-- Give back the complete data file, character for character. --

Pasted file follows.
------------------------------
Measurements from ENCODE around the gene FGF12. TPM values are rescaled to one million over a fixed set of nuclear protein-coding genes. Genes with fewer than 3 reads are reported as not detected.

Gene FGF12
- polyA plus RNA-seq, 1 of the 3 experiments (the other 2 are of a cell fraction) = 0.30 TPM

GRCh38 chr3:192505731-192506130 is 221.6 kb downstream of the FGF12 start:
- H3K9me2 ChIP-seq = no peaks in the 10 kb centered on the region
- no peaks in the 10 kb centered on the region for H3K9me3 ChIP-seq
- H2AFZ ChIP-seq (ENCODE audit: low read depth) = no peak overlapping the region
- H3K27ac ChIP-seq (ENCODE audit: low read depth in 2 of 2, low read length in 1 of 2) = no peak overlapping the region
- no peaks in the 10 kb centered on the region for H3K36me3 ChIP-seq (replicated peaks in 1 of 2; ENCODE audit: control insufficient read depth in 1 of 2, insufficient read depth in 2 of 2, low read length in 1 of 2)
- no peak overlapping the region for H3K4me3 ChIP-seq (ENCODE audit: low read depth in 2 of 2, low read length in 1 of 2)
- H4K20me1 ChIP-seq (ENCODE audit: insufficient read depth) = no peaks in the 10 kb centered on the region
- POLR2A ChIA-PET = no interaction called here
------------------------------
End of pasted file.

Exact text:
Measurements from ENCODE around the gene FGF12. TPM values are rescaled to one million over a fixed set of nuclear protein-coding genes. Genes with fewer than 3 reads are reported as not detected.

Gene FGF12
- polyA plus RNA-seq, 1 of the 3 experiments (the other 2 are of a cell fraction) = 0.30 TPM

GRCh38 chr3:192505731-192506130 is 221.6 kb downstream of the FGF12 start:
- H3K9me2 ChIP-seq = no peaks in the 10 kb centered on the region
- no peaks in the 10 kb centered on the region for H3K9me3 ChIP-seq
- H2AFZ ChIP-seq (ENCODE audit: low read depth) = no peak overlapping the region
- H3K27ac ChIP-seq (ENCODE audit: low read depth in 2 of 2, low read length in 1 of 2) = no peak overlapping the region
- no peaks in the 10 kb centered on the region for H3K36me3 ChIP-seq (replicated peaks in 1 of 2; ENCODE audit: control insufficient read depth in 1 of 2, insufficient read depth in 2 of 2, low read length in 1 of 2)
- no peak overlapping the region for H3K4me3 ChIP-seq (ENCODE audit: low read depth in 2 of 2, low read length in 1 of 2)
- H4K20me1 ChIP-seq (ENCODE audit: insufficient read depth) = no peaks in the 10 kb centered on the region
- POLR2A ChIA-PET = no interaction called here